The hotel is a classic twenties pile, ornate, gilded, exquisitely maintained, with tiny rooms dominated by an immense bed and a huge TV armoire. Can’t even get a good picture because you can’t get back far enough to take it all in.


It’s been in all the movies. The lore says the Presidential Suite had a secret panel during Prohibition - press it, a wall slides up, and it’s BOOZE FOR THE OVERCLASS! Favorite part of the lore: Elizabeth Short’s last known whereabouts was downstairs in the lobby on January 9th 1947, where she spent some time making phone calls. The next time anyone saw her she was dead in a field, and we know her as the Black Dahlia. Says something about LA: that’s touted as a selling point.

It’s one of those hotels where the weight of history is like a black hole in the lobby, sucking all the life from the upper floors. The public areas are impressive, but oddly lifeless, like a foyer for a museum that doesn’t exist. The elevators thump and bump when they stop. The furniture in the room, with its dainty, fussy, French-style gilded accents speaks to some old outmoded idea of “class” and “breeding” that’s lost its purchase on the modern mind. It’s a fascinating place, but it all seems immensely tired. There’s a picture on the wall of Walt Disney giving an award to Shirley Temple, presumably here, a million years ago. A big picture of some gala event with people in evening finery; you always expect to see Jack Nicholson in the foreground, arms spread wide in welcome. It’s possible that no building can contain so many transient souls for so many years without becoming disoriented and confused, and the only way for it to keep sane is to feign deafness.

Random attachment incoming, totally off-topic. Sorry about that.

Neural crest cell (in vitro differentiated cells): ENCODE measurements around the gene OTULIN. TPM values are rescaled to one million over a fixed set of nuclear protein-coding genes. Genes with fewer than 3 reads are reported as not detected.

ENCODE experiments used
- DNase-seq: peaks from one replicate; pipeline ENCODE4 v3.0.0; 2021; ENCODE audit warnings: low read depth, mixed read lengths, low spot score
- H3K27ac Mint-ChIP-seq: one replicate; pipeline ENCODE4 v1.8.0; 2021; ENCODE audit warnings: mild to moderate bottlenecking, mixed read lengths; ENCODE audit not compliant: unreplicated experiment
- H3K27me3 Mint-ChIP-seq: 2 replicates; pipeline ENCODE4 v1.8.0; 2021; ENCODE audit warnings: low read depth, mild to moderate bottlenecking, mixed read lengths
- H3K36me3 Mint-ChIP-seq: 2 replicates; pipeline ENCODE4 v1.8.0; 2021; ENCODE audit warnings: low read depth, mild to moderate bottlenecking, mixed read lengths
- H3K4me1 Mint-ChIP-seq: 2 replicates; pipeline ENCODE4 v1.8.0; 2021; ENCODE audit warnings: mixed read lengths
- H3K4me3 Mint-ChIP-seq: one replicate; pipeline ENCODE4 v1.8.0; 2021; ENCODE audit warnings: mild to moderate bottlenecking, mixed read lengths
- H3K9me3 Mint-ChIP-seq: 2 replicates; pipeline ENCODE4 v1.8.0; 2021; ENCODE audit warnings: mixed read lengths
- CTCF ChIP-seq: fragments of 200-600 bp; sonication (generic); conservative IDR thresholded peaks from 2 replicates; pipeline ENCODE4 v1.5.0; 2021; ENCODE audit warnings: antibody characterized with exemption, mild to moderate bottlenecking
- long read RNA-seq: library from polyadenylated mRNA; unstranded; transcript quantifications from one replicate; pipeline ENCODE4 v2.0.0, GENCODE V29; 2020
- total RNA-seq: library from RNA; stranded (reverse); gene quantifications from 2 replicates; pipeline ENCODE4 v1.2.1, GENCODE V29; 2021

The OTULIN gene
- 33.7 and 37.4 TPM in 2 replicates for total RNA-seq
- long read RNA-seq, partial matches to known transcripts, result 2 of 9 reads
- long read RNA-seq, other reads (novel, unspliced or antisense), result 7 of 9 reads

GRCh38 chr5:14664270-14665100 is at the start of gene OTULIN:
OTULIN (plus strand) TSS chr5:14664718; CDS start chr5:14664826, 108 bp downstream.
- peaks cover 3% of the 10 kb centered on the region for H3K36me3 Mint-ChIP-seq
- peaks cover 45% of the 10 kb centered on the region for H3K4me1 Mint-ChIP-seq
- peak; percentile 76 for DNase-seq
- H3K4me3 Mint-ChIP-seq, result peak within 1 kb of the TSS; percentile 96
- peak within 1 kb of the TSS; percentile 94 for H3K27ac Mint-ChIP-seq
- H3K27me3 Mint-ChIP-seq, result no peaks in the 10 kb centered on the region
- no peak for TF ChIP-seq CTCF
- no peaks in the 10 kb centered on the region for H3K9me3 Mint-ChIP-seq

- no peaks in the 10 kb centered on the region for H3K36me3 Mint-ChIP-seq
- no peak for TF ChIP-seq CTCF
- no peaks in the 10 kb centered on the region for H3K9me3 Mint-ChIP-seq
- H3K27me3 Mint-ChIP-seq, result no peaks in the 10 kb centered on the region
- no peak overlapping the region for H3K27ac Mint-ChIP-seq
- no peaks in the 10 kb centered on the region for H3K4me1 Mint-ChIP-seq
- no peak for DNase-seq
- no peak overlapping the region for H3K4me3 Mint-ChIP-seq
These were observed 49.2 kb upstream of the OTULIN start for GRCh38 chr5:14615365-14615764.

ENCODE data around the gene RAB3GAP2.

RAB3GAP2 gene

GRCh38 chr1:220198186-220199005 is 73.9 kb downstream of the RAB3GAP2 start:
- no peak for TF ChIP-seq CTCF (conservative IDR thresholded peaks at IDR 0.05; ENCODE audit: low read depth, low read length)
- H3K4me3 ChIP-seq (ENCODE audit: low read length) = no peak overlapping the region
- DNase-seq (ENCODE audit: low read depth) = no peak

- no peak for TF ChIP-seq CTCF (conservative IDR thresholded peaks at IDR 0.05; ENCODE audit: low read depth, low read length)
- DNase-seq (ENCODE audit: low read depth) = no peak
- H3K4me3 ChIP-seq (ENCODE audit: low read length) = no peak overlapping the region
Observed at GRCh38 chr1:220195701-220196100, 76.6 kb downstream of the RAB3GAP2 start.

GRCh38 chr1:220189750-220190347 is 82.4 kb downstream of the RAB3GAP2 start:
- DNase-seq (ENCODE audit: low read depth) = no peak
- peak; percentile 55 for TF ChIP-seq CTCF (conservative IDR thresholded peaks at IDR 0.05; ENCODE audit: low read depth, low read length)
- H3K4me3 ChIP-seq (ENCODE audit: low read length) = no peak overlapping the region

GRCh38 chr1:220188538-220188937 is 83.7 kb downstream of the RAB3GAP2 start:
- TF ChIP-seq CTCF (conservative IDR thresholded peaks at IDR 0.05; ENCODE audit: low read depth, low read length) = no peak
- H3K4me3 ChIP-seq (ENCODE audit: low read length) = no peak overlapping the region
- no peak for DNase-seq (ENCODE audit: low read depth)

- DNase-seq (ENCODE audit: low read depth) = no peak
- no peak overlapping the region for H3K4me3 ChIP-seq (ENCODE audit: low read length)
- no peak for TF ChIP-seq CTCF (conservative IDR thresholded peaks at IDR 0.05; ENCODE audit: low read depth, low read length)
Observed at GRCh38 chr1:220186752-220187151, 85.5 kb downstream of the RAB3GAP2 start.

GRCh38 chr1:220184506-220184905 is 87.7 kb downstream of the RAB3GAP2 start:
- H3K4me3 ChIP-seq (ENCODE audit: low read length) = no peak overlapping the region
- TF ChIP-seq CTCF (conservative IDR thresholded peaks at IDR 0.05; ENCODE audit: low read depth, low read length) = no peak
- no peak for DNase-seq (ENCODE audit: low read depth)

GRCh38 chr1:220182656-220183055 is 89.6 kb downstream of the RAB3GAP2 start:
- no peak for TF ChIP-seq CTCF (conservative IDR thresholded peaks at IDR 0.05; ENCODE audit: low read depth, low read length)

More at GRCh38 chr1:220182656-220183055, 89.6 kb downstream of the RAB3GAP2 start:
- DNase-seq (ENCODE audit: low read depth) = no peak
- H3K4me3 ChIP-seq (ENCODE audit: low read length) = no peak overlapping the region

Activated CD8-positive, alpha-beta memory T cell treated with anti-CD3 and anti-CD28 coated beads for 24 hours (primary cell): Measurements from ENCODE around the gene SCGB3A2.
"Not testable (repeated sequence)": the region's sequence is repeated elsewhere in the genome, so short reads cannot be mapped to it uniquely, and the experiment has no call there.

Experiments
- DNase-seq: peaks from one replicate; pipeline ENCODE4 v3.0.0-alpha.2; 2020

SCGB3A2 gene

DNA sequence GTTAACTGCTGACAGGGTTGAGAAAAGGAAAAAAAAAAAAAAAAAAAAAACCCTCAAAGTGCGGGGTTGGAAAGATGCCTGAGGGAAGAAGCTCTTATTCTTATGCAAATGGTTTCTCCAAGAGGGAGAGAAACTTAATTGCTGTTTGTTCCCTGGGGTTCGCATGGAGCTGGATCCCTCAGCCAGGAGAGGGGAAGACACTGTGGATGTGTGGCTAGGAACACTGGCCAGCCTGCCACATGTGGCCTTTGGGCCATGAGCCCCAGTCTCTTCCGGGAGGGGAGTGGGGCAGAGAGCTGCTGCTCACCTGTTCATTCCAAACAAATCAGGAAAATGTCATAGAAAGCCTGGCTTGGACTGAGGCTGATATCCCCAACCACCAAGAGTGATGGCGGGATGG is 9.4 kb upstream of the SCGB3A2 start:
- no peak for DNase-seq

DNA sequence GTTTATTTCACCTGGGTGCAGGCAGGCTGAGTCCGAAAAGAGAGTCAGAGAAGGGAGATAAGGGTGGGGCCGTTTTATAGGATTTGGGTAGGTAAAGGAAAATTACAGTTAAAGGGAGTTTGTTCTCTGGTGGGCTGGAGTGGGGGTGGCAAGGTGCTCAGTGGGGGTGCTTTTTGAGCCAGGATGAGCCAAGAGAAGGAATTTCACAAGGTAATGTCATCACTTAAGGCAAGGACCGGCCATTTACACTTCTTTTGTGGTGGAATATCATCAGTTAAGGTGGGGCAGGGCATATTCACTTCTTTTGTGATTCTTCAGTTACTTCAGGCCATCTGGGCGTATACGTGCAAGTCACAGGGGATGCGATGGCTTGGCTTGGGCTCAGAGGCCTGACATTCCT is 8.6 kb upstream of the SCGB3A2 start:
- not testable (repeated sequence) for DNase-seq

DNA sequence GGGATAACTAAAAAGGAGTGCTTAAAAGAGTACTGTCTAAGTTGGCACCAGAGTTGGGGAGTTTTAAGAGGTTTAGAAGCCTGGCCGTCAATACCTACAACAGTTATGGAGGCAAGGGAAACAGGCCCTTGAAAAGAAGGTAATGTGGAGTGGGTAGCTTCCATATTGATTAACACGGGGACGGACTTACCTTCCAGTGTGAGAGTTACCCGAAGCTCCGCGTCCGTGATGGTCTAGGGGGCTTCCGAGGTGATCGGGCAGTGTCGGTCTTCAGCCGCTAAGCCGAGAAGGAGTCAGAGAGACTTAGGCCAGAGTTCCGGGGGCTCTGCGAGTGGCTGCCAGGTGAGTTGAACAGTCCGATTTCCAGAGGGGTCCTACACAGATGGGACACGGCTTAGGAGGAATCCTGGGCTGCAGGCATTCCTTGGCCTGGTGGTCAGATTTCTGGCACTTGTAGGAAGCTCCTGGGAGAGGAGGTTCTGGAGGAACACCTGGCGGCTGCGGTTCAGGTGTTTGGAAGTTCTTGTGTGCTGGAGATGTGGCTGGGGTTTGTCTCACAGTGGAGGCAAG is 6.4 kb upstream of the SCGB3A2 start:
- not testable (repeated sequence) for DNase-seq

That’s what this place is. It’s deaf. It’s heard it all. There are no surprises left.

For it, anyway. For us, the shadows that flow through the halls, there's lots to learn. I took the stairs down to the lobby; it’s only ten floors. When you get to the second floor there seems to be an assumption that no one’s taking the stairs, so there’s no reason to paint or fix or tidy up. It feels like you walked into the wrong part of town, all of a sudden - and then you see that the banisters haven’t been painted. They’re the original color from 1923. The stairway narrows, goes down to a door, you exit - ah hah, the lobby. When you turn around you see that the door has vanished behind you. It’s set into the wall, it has no handle, no visible hinges. You feel as through you just emerged from a secret passage. You know what? You did.

Here's a little thing.



Oh: one more detail. You may have seen this movie:



It's the side of the hotel, an alleyway. Hallowed ground! And it's now the place where everyone goes for a smoke, not knowing where they tread.



See that white building in the middle?



It's this.



But you'd never ever know it from the movie. They're good at that.

TOMORROW: The big tour of zombietown.